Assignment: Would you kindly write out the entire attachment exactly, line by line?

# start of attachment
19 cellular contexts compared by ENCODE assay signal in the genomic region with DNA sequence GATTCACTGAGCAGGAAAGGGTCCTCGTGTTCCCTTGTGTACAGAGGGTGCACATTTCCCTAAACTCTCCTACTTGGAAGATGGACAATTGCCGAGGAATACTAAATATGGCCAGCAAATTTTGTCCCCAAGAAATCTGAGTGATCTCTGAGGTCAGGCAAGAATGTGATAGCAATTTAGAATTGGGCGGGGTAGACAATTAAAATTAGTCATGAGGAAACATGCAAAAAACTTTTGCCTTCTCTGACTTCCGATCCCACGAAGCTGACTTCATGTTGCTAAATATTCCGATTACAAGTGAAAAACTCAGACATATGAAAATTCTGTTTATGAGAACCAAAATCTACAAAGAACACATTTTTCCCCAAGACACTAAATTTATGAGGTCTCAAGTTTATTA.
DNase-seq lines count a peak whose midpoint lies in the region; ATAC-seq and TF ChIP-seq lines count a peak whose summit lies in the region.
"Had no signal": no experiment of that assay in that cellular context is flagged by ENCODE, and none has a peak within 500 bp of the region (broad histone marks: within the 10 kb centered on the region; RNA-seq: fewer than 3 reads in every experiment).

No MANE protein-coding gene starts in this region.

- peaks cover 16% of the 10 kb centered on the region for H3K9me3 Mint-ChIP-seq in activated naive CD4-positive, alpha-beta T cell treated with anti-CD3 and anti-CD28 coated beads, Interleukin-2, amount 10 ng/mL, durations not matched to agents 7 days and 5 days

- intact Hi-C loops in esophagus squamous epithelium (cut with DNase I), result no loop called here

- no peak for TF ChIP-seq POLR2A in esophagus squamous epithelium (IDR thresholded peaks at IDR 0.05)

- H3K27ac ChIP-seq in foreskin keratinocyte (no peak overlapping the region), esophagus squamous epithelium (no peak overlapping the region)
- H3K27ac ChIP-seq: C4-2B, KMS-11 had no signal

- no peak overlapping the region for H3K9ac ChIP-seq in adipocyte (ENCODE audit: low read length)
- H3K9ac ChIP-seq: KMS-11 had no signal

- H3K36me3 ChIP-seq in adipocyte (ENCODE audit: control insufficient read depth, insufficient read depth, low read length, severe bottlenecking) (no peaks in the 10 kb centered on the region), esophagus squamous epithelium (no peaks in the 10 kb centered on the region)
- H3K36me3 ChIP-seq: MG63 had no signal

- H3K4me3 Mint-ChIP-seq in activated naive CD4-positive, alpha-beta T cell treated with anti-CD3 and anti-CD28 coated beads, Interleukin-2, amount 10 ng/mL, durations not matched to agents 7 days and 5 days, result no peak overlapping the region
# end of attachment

19 cellular contexts compared by ENCODE assay signal in the genomic region with DNA sequence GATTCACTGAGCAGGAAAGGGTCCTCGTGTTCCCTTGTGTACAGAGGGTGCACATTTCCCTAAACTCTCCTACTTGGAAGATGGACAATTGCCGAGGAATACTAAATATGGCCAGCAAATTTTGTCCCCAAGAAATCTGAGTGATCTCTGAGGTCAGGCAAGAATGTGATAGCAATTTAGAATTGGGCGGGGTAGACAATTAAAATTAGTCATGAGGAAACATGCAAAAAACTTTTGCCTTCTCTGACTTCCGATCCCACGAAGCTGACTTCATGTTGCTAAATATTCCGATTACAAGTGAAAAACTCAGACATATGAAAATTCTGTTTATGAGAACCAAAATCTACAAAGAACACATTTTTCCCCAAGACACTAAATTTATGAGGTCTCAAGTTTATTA.
DNase-seq lines count a peak whose midpoint lies in the region; ATAC-seq and TF ChIP-seq lines count a peak whose summit lies in the region.
"Had no signal": no experiment of that assay in that cellular context is flagged by ENCODE, and none has a peak within 500 bp of the region (broad histone marks: within the 10 kb centered on the region; RNA-seq: fewer than 3 reads in every experiment).

No MANE protein-coding gene starts in this region.

- peaks cover 16% of the 10 kb centered on the region for H3K9me3 Mint-ChIP-seq in activated naive CD4-positive, alpha-beta T cell treated with anti-CD3 and anti-CD28 coated beads, Interleukin-2, amount 10 ng/mL, durations not matched to agents 7 days and 5 days

- intact Hi-C loops in esophagus squamous epithelium (cut with DNase I), result no loop called here

- no peak for TF ChIP-seq POLR2A in esophagus squamous epithelium (IDR thresholded peaks at IDR 0.05)

- H3K27ac ChIP-seq in foreskin keratinocyte (no peak overlapping the region), esophagus squamous epithelium (no peak overlapping the region)
- H3K27ac ChIP-seq: C4-2B, KMS-11 had no signal

- no peak overlapping the region for H3K9ac ChIP-seq in adipocyte (ENCODE audit: low read length)
- H3K9ac ChIP-seq: KMS-11 had no signal

- H3K36me3 ChIP-seq in adipocyte (ENCODE audit: control insufficient read depth, insufficient read depth, low read length, severe bottlenecking) (no peaks in the 10 kb centered on the region), esophagus squamous epithelium (no peaks in the 10 kb centered on the region)
- H3K36me3 ChIP-seq: MG63 had no signal

- H3K4me3 Mint-ChIP-seq in activated naive CD4-positive, alpha-beta T cell treated with anti-CD3 and anti-CD28 coated beads, Interleukin-2, amount 10 ng/mL, durations not matched to agents 7 days and 5 days, result no peak overlapping the region